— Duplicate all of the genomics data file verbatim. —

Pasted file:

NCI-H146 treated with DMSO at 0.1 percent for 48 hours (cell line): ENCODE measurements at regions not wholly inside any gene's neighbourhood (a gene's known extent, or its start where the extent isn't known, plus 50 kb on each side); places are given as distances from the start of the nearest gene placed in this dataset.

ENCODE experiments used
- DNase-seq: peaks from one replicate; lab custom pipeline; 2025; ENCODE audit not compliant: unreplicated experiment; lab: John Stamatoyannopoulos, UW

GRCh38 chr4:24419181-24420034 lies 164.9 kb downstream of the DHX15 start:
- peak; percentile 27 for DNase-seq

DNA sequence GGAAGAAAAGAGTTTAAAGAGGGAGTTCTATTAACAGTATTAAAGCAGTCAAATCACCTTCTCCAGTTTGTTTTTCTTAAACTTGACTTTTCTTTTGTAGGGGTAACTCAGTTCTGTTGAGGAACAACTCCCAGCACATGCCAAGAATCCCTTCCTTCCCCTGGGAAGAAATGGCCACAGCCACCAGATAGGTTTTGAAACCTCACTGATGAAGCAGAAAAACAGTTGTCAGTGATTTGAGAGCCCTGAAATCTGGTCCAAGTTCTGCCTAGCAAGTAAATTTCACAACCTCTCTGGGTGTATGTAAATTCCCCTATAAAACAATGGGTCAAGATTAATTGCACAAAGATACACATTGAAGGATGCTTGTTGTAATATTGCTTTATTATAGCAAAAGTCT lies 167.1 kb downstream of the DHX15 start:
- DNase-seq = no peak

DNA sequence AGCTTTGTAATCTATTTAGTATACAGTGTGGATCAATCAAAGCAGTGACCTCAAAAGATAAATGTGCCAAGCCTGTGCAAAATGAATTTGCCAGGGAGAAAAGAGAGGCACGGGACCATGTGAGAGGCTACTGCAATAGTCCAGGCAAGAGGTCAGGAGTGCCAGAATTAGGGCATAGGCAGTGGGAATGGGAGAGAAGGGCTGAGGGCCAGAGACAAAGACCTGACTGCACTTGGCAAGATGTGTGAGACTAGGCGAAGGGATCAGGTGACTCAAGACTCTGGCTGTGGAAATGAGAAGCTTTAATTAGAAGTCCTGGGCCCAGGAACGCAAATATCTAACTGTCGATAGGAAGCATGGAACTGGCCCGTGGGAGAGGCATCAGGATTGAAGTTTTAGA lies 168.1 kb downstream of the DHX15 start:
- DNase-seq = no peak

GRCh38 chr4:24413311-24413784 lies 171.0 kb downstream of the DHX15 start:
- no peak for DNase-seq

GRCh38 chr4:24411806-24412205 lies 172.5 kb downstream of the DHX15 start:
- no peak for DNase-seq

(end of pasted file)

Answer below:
NCI-H146 treated with DMSO at 0.1 percent for 48 hours (cell line): ENCODE measurements at regions not wholly inside any gene's neighbourhood (a gene's known extent, or its start where the extent isn't known, plus 50 kb on each side); places are given as distances from the start of the nearest gene placed in this dataset.

ENCODE experiments used
- DNase-seq: peaks from one replicate; lab custom pipeline; 2025; ENCODE audit not compliant: unreplicated experiment; lab: John Stamatoyannopoulos, UW

GRCh38 chr4:24419181-24420034 lies 164.9 kb downstream of the DHX15 start:
- peak; percentile 27 for DNase-seq

DNA sequence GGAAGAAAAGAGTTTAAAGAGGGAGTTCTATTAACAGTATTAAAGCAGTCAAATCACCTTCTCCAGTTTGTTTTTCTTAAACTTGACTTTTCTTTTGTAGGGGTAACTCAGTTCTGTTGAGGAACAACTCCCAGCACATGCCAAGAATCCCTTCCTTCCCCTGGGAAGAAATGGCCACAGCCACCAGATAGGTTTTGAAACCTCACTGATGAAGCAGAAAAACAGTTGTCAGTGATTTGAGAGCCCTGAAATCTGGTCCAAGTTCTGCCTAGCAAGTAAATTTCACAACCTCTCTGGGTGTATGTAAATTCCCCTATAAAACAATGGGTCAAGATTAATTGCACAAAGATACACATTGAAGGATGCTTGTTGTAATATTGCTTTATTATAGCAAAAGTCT lies 167.1 kb downstream of the DHX15 start:
- DNase-seq = no peak

DNA sequence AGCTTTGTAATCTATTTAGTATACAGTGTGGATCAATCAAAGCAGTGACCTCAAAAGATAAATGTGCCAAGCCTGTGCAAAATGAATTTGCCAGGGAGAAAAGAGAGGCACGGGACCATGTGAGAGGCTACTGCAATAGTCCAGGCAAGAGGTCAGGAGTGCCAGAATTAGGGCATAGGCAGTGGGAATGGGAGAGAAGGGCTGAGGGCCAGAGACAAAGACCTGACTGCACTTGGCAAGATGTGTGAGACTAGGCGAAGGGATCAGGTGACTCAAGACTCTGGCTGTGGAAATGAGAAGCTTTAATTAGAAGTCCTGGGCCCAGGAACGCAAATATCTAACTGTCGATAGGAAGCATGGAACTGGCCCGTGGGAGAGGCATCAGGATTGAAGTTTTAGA lies 168.1 kb downstream of the DHX15 start:
- DNase-seq = no peak

GRCh38 chr4:24413311-24413784 lies 171.0 kb downstream of the DHX15 start:
- no peak for DNase-seq

GRCh38 chr4:24411806-24412205 lies 172.5 kb downstream of the DHX15 start:
- no peak for DNase-seq